20. A prosthetic implant having a top surface and an undersurface oppositely located from the top surface, the undersurface having a raised peripheral rim surrounding the undersurface, and a plurality of raised islands located on the undersurface within the peripheral rim, and wherein the plurality of islands are arranged in pairs and wherein there are at least two pairs of islands, with each pair of islands separated from the next adjacent pair of islands by a raised elongated rail extending therebetween and connecting to the raised peripheral rim, and wherein each rail includes a protruding, elongated post extending from each respective rail.
21. A prosthetic implant having atop surface and an undersurface oppositely located from the top surface, the undersurface having a raised peripheral rim surrounding the undersurface, and a plurality of groups of raised islands located on the undersurface within the peripheral rim, and wherein each group of raised islands includes at least one individual raised island within each group, and wherein each group of islands is separated from the next adjacent group of islands by a raised elongated rail extending therebetween, and connecting to the raised peripheral rim, and wherein each rail includes a protruding, elongated post extending from each respective rail.
22. A prosthetic implant having a top surface and an undersurface oppositely located from the top surface, the undersurface having a plurality of groups of raised islands located on the undersurface, and wherein each group of raised islands includes at least one individual raised island within each group, and wherein each group of islands is separated from the next adjacent group of islands by a raised elongated rail extending therebetween, and wherein each rail includes a protruding, elongated post extending from each respective rail.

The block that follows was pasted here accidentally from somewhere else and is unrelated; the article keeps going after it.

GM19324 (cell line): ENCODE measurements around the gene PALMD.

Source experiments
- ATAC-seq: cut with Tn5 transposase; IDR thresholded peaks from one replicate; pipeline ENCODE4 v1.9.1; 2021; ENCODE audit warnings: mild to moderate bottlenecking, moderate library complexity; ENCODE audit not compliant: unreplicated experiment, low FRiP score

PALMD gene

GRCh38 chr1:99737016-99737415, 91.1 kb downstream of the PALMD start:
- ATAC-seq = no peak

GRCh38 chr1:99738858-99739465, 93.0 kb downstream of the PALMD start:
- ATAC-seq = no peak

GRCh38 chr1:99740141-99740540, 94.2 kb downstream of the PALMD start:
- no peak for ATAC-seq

Description
BACKGROUND OF THE INVENTION

The present invention relates to a prosthetic implant device, and more particularly to such implants including textured surfaces. This invention is particularly suitable for use as a patellar prosthesis or a tibial prosthesis, although it is not limited thereto.

Heretofore, various types of textured surfaces have been incorporated into prosthetic implants. Implants are often affixed into bone with a grouting material, such as a polymeric bone cement. In such cases, various types of texturing of the fixation surfaces of implants have been utilized to enhance the bond or securing between the bone cement and the prosthesis.

Various types of textured or grooved surfaces have been utilized on implants. U.S. Pat. No. 3,728,742 to Averill et al. discloses a knee implant with serrations 32 on the undersurface. U.S. Pat. 3,816,855 to Saleh discloses a knee having short studs 14 on the femoral component and dovetail grooves extending laterally and longitudinally on the undersurface of the tibial component. U.S. Pat. 3,869,731 to Waugh et al. discloses a tibial component of a knee having a lower surface which is generally flat but is formed with two groups of curved rings or ridges 32, 34. U.S. Pat. No. 4,081,866 to Upshaw et al. discloses a knee in which the femoral component includes a serrated face 30 and the tibial component includes serrations 39 and 39' wherein the serrations are provided in a uniform pattern. U.S. Pat. No. 4,215,439 to Gold et al. discloses a knee with cement receiving grooves 44 and niches 46 and 48 in the femoral component and grooves 84 in the tibial component. U.S. Pat. No. 4,714,473 to Bloebaum discloses a knee having femoral and tibial components which include base surfaces which are subdivided by a grid of channels 30 and 40, respectively, which intersect at right angles in a pattern with each channel continuing uninterrupted to a side margin of the component. The channels thus bound a plurality of raised attachment zones. U.S. Pat. No. 4,769,039 to Horber discloses a tibial component with ribs disposed in concentric rings with radially disposed slots. U.S. Pat. No. 4,759,767 to Lacey discloses a tibial component for a knee which includes an extending fin arrangement and a waffle patterned texture on the underside of the component.